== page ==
The Universidad Centroamericana (UCA) de Nicaragua, the Jesuit university in the capital city of Managua, became a refuge for defenseless protestors last night when thousands of people sought safety within the gates of the university. Gunfire erupted as hundreds of thousands of “Mother’s Day” (celebrated in Nicaragua on May 30) demonstrators were coming to the end of their march route at the UCA. The protest was led by mothers of students and peaceful demonstrators who have been killed by police and pro-government forces since the start of a nationwide political crisis on April 18.
According to a statement by the UCA issued in Spanish (see translation below) and reports from people on site at the time of the attack, campus security guards opened the outer gates as chaos ensued from the gunfire, allowing thousands of demonstrators to enter the campus around 4:30 PM local time. Volunteers assisted the injured and ambulances were summoned to take those needing additional medical care to local hospitals. Over the next few hours, the crowd dispersed. However, at around 8:30 PM, volunteers and drivers from the UCA evacuated the remaining demonstrators to other locations in the city where they would be safe.
News agencies have reported that at least three people were killed and many more were injured during the attack by para-police, which have also been described by some as shock forces, shock troops, or paramilitaries. However, the Nicaraguan Center for Human Rights documented 11 dead and 79 injured [CNN].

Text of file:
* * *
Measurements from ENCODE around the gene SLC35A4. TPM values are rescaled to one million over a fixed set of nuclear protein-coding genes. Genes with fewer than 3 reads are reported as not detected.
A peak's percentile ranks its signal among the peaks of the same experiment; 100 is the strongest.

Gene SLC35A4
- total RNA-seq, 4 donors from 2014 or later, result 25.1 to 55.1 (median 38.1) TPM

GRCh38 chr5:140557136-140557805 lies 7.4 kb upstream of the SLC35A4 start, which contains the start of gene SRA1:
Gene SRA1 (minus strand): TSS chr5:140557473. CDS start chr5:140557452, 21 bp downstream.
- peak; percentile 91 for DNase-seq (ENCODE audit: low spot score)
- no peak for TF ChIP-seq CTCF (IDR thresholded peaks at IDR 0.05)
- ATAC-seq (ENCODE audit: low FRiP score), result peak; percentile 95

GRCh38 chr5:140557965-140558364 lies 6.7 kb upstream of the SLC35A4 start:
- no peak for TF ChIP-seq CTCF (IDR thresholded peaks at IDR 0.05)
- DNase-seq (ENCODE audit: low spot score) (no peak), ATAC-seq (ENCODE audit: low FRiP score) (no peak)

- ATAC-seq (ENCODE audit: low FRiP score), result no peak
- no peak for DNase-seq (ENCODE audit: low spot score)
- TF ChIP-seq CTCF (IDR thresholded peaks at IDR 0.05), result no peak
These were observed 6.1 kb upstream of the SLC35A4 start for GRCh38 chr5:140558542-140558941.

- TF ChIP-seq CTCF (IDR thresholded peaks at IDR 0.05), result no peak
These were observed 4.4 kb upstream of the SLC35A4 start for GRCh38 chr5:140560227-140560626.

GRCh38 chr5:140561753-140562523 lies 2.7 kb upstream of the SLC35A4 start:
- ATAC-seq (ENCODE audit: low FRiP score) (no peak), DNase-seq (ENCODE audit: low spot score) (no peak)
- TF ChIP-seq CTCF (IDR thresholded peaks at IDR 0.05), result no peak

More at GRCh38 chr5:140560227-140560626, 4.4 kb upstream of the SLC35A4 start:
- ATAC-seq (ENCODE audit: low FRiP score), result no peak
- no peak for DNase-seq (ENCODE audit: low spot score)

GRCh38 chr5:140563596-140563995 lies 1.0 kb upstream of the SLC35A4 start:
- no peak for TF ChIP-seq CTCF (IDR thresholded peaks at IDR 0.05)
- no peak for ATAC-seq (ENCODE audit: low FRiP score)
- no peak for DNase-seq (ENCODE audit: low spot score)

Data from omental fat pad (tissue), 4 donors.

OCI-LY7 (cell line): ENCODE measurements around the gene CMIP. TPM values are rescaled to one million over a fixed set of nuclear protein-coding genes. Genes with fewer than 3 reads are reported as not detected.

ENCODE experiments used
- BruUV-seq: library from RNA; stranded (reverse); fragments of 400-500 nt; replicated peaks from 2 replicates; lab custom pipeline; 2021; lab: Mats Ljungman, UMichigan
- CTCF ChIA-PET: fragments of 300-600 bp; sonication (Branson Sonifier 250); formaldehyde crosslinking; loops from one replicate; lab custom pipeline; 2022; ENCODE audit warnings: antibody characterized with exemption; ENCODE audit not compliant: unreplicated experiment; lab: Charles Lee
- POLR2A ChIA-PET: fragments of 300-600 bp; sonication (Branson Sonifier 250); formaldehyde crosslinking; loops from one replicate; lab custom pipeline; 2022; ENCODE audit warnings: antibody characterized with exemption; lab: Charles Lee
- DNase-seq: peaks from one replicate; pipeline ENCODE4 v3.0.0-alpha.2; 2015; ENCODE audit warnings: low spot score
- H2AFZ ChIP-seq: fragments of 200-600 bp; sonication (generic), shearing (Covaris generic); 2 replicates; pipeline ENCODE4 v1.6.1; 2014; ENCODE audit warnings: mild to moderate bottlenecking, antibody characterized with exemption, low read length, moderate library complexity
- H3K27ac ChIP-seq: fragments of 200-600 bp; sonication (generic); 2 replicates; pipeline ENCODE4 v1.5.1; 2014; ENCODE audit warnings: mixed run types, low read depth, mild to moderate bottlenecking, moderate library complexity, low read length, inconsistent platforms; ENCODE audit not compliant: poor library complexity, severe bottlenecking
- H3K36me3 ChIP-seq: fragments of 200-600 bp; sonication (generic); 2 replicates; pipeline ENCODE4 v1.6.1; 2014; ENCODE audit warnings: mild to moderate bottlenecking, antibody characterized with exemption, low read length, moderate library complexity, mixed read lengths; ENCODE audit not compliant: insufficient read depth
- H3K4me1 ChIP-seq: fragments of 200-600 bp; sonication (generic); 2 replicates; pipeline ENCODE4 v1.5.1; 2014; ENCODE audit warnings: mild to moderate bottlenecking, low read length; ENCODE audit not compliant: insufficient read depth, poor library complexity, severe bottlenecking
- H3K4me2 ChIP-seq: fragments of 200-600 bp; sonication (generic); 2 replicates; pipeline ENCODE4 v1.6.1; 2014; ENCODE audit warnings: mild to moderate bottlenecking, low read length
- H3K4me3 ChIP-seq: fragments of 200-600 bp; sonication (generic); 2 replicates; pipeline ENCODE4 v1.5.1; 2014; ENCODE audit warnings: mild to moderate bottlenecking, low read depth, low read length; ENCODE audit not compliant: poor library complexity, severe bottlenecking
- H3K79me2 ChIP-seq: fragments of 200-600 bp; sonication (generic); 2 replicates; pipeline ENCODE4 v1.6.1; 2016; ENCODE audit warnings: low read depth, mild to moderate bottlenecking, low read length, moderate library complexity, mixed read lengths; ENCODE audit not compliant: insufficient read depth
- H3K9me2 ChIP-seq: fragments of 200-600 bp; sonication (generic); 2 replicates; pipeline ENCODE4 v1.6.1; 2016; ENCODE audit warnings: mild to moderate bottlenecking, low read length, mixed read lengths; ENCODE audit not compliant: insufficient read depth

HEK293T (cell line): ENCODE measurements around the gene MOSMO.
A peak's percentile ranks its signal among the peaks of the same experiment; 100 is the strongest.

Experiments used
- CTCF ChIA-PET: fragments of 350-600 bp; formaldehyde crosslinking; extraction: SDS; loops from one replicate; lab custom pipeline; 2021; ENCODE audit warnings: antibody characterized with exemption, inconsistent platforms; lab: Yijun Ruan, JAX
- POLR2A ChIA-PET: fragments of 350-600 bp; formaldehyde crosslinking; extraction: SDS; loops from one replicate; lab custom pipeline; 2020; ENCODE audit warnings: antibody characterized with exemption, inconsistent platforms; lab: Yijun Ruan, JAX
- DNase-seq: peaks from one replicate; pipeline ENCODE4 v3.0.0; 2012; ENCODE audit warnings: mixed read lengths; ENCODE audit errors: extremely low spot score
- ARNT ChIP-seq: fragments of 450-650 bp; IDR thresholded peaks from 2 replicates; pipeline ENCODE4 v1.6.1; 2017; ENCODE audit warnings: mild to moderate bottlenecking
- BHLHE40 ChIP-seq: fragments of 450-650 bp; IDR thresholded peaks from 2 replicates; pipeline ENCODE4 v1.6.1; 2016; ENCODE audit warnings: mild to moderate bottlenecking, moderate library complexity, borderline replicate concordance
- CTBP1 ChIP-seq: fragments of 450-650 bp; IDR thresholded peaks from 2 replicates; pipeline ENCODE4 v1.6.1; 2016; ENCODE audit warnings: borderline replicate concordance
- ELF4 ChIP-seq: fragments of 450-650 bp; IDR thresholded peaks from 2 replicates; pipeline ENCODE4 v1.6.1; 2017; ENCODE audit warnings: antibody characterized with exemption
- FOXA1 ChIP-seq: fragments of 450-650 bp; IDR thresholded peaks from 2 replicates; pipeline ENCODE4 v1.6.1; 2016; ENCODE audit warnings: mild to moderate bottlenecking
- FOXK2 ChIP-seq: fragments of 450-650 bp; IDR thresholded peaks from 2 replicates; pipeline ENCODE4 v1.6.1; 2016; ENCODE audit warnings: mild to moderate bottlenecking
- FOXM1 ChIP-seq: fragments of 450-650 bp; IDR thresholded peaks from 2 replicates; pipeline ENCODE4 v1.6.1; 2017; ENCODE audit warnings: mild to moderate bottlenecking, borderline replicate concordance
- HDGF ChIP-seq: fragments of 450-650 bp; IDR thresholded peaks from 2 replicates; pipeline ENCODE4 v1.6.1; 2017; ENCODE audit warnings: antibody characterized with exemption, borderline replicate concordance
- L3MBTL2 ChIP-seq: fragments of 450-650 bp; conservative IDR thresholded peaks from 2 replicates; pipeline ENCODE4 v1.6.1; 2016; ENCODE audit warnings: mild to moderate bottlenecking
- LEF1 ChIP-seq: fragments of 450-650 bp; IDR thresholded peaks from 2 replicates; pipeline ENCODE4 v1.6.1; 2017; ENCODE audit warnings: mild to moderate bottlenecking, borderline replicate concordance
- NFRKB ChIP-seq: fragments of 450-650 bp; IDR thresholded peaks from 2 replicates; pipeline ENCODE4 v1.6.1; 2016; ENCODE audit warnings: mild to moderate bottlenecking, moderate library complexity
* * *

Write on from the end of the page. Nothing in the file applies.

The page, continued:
The UCA statement also asserts that the university “stands on the side of the people in their struggle for justice,” and denounces the attacks on peaceful demonstrators that have been carried out by individuals loyal to the government with impunity. They also called on Nicaragua and international bodies to stand in solidarity with the Nicaraguan people and to seek mechanisms to resolve the crisis that is “is reaching levels of massacre against the unarmed civilians.”
With just a few days of classes left when the initial violence ensued throughout the country, the UCA canceled their remaining trimester courses in mid-April, completing courses online as needed. After a three week break, the campus was scheduled to welcome students back for classes on May 21 but has since postponed the start date for nearly two weeks with no end of the suspension of classes in sight.
This is not the first time the UCA has been directly involved in the attacks on protestors and those who stand with them. In the early hours of May 27, the UCA experienced an attack by para-police. There were no casualties. In addition, on April 20, Álvaro Manuel Conrado Davila, a 15-year-old student at Instituto Loyola Conrado, a Jesuit secondary school in Managua, was shot by police with a rubber bullet that struck him at close range in the throat and died later while undergoing surgery at a local hospital.
Voices of support for the UCA are coming from across the Jesuit network in Americas. The Jesuits of Canada and the United States issued a statement of support for the Jesuits and the Nicaraguan bishops, denouncing recent violence in Nicaragua and calling for justice. From Central America, the UCA El Salvador issued a statement showing support for all Nicaraguan people particularly students seeking democracy, liberty, and opportunity.